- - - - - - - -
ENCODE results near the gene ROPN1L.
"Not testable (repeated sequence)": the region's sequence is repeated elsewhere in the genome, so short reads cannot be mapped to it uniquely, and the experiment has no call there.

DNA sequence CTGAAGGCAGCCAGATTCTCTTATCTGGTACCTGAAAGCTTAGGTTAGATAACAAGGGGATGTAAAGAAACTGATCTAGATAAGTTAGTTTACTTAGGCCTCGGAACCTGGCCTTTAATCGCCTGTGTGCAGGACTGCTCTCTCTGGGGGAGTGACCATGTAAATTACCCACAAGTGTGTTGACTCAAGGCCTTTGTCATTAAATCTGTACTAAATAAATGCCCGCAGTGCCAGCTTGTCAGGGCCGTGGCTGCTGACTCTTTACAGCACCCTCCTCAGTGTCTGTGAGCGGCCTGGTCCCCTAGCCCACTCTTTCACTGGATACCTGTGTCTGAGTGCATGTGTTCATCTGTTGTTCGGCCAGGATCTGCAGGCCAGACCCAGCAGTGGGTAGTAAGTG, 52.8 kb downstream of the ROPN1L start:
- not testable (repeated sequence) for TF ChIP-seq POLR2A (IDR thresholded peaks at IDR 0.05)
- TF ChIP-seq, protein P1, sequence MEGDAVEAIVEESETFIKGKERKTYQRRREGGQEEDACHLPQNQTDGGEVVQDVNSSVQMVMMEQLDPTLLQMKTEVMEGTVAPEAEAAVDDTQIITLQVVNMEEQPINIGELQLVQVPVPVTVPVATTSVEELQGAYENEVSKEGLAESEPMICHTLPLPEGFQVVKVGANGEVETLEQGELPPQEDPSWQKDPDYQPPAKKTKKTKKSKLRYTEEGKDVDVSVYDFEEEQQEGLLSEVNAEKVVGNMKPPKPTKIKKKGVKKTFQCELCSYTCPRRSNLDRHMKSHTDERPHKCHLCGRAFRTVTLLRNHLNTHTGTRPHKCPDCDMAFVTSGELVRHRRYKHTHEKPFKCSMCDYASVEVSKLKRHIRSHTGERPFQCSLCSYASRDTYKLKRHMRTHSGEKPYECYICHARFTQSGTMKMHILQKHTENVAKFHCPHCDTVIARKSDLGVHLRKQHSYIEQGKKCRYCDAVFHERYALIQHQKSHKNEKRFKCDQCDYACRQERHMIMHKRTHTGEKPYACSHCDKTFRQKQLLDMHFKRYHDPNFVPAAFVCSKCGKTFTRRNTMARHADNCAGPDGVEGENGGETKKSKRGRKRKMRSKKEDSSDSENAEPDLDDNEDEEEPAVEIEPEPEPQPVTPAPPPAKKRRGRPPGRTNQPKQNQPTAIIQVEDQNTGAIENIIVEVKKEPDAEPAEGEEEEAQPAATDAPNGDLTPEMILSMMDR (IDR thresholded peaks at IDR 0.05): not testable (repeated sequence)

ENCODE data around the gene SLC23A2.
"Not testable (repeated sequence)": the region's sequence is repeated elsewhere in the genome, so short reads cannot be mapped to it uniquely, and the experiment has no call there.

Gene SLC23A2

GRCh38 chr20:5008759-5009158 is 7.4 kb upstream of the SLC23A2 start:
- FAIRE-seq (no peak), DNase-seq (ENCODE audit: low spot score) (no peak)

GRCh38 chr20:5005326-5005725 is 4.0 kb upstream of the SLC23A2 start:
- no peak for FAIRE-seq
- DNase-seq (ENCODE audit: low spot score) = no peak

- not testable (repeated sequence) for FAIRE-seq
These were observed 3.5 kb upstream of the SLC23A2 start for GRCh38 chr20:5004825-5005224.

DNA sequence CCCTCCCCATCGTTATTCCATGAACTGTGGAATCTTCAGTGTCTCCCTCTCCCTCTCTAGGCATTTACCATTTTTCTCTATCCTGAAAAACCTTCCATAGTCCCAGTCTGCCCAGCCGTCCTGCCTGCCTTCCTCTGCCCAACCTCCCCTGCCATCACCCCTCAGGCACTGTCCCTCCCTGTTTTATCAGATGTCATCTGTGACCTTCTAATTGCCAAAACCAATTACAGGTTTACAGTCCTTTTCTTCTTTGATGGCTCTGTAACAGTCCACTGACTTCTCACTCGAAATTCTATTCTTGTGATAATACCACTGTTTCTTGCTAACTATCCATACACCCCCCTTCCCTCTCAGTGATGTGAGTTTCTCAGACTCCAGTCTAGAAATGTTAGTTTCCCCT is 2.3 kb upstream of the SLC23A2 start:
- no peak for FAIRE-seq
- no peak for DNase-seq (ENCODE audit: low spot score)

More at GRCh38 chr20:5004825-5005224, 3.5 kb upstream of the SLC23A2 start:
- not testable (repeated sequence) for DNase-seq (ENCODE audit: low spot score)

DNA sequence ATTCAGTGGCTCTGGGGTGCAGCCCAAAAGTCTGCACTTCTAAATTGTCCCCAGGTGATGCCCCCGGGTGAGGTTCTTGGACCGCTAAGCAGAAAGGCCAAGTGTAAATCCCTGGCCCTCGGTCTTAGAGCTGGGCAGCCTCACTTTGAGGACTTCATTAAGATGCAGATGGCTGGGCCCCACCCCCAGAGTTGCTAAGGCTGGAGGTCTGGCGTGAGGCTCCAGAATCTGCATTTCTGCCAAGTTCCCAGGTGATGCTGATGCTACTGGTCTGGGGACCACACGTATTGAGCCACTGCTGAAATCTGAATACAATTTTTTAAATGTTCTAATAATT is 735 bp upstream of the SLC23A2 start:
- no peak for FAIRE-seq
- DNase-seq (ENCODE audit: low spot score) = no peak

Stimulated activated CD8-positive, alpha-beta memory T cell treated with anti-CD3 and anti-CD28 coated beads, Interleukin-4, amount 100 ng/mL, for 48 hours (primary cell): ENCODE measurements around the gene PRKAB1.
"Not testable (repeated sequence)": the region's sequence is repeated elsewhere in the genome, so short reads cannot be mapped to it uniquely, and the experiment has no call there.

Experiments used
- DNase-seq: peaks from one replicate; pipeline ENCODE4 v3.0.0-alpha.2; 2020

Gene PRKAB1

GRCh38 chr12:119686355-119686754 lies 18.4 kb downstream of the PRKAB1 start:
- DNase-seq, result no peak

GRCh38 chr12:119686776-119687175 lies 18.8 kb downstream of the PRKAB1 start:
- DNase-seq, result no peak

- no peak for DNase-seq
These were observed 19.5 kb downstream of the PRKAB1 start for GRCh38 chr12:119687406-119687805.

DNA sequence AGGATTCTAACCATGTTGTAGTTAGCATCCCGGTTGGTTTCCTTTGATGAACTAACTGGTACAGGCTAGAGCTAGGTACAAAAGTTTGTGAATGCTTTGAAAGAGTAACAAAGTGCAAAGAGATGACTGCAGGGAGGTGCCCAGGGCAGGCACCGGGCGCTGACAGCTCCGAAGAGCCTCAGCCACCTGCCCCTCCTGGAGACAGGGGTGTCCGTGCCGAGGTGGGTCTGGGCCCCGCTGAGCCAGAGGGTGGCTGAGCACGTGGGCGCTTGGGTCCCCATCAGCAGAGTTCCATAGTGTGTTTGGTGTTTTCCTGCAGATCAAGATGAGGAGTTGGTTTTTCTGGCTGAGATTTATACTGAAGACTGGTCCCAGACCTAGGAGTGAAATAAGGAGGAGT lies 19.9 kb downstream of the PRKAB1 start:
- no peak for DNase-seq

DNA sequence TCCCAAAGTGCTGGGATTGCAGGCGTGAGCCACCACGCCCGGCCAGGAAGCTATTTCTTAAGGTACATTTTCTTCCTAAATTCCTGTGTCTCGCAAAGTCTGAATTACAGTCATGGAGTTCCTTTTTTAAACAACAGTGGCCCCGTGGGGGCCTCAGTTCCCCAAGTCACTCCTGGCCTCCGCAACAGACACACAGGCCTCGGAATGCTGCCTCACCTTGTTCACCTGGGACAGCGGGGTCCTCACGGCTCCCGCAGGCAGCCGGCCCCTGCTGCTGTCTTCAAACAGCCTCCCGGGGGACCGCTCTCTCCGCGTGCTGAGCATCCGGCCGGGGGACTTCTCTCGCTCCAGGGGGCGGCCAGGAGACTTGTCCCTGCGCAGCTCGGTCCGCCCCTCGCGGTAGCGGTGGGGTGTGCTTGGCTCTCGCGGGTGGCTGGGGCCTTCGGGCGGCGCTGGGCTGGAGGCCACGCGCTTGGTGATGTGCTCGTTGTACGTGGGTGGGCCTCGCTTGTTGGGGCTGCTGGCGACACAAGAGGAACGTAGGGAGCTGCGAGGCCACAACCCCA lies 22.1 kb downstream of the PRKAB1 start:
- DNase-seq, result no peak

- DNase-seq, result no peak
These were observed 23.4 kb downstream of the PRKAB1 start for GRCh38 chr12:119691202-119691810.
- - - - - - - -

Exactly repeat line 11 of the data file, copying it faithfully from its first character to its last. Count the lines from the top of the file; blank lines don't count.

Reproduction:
GRCh38 chr20:5005326-5005725 is 4.0 kb upstream of the SLC23A2 start: